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Field Investigations on the Interrelationships of the Big-Headed Ant, the Gray Pineapple Mealybug, and Pineapple Mealybug Wilt Disease in Hawaii
|Title:||Field Investigations on the Interrelationships of the Big-Headed Ant, the Gray Pineapple Mealybug, and Pineapple Mealybug Wilt Disease in Hawaii|
|Authors:||Beardsley, John W.|
Su, Tsong Hong
|Publisher:||Hawaiian Entomological Society|
|Citation:||Beardsley JW, Su TH, McEwen FL, Gerling D. 1982. Field investigations on the interrelationships of the big-headed ant, the gray pineapple mealybug, and pineapple mealybug wilt disease in Hawaii. Proc Hawaiian Entomol Soc 24:51-67.|
|Abstract:||The population density of the big-headed ant was higher during the second (ratoon) crop than during the first crop of pineapple at both Poamoho and Molokai. At Poamoho, no mealybug wilt plants were found in plots where ants had been controlled, while the number of such plants increased sharply during the second crop in plots where ants were not controlled. The incidence of mealybug wilt was higher at the edges of plots than toward the middle reflecting the greater abundance of ants and mealybugs on the margins on the plots. Wilt spread in a contagious manner with the number of diseased plants increasing at a logrithmic rate over time. The coefficient of correlation between the number of ants caught in pitfall traps and the percentage of mealybug infested plants was very high (r = 0.97). Infestation of the Molokai experimental planting by big-headed ants started at the edges of plantings adjacent to abandoned fields and waste areas. Invasion progressed slowly, and two and one half years elapsed before all plots had become infested. Ant and mealybug populations in infested plots increased gradually and appeared to be strongly influenced by the phenology of the pineapple plants during the first fruit crop. Unusually heavy rainfall during March and April 1979 may have caused the dramatic reduction in ant populations observed then. Highest ant population levels occured about three years after planting when all untreated plots became nearly uniformly infested. Pest management strategies for pineapple ants and mealybugs are discussed, and it is suggested that a program of ant surveillance using bait stakes, coupled with treatment of field margins and adjacent infested old fields or uncultivated areas when ants are discovered, can prevent migration of these pests into plantation fields.|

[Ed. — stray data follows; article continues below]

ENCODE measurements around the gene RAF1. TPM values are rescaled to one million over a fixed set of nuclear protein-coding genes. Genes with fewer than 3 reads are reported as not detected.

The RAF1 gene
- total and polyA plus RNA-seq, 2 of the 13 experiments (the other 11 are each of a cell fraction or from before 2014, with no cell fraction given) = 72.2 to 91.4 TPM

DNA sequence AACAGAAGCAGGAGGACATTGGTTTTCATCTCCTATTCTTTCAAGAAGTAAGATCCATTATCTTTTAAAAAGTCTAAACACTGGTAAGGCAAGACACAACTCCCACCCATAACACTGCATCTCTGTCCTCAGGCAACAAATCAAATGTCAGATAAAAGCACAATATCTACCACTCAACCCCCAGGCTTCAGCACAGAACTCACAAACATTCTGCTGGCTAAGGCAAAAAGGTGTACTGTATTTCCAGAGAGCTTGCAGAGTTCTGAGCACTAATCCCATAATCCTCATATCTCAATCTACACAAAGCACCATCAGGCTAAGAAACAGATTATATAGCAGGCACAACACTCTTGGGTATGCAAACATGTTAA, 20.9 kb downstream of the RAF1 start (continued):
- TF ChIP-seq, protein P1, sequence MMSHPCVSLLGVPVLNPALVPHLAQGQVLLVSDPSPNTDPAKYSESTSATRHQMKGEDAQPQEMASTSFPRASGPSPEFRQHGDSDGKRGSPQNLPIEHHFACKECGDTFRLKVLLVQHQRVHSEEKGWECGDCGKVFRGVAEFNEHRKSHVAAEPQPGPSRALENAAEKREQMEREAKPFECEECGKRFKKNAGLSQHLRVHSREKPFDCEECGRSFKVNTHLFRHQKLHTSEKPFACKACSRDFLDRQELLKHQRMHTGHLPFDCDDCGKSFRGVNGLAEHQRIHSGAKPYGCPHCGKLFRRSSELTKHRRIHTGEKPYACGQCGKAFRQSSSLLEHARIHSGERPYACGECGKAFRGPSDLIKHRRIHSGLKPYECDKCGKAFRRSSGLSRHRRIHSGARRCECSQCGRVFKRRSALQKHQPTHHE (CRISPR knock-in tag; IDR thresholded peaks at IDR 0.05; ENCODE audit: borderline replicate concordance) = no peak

|Appears in Collections:||Volume 24, No. 1 – 1982 : Hawaiian Entomological Society|
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